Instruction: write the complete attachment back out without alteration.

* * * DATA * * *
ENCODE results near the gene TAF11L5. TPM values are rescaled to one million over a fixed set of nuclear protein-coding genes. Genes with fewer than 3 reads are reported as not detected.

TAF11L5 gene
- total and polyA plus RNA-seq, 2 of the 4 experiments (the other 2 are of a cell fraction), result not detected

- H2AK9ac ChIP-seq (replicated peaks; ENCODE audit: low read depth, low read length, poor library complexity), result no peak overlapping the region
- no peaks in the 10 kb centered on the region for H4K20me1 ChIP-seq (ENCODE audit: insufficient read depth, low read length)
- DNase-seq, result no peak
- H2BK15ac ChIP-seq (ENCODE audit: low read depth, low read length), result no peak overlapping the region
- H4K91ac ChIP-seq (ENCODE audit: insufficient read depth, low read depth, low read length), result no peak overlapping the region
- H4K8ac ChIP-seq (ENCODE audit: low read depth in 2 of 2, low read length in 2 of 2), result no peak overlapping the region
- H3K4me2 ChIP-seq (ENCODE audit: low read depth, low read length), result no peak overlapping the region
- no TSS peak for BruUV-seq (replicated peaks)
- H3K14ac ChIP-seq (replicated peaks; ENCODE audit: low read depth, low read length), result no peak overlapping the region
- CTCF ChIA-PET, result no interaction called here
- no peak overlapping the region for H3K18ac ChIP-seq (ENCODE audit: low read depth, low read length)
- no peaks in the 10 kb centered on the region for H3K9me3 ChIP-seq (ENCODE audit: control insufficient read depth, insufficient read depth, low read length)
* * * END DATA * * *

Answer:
ENCODE results near the gene TAF11L5. TPM values are rescaled to one million over a fixed set of nuclear protein-coding genes. Genes with fewer than 3 reads are reported as not detected.

TAF11L5 gene
- total and polyA plus RNA-seq, 2 of the 4 experiments (the other 2 are of a cell fraction), result not detected

- H2AK9ac ChIP-seq (replicated peaks; ENCODE audit: low read depth, low read length, poor library complexity), result no peak overlapping the region
- no peaks in the 10 kb centered on the region for H4K20me1 ChIP-seq (ENCODE audit: insufficient read depth, low read length)
- DNase-seq, result no peak
- H2BK15ac ChIP-seq (ENCODE audit: low read depth, low read length), result no peak overlapping the region
- H4K91ac ChIP-seq (ENCODE audit: insufficient read depth, low read depth, low read length), result no peak overlapping the region
- H4K8ac ChIP-seq (ENCODE audit: low read depth in 2 of 2, low read length in 2 of 2), result no peak overlapping the region
- H3K4me2 ChIP-seq (ENCODE audit: low read depth, low read length), result no peak overlapping the region
- no TSS peak for BruUV-seq (replicated peaks)
- H3K14ac ChIP-seq (replicated peaks; ENCODE audit: low read depth, low read length), result no peak overlapping the region
- CTCF ChIA-PET, result no interaction called here
- no peak overlapping the region for H3K18ac ChIP-seq (ENCODE audit: low read depth, low read length)
- no peaks in the 10 kb centered on the region for H3K9me3 ChIP-seq (ENCODE audit: control insufficient read depth, insufficient read depth, low read length)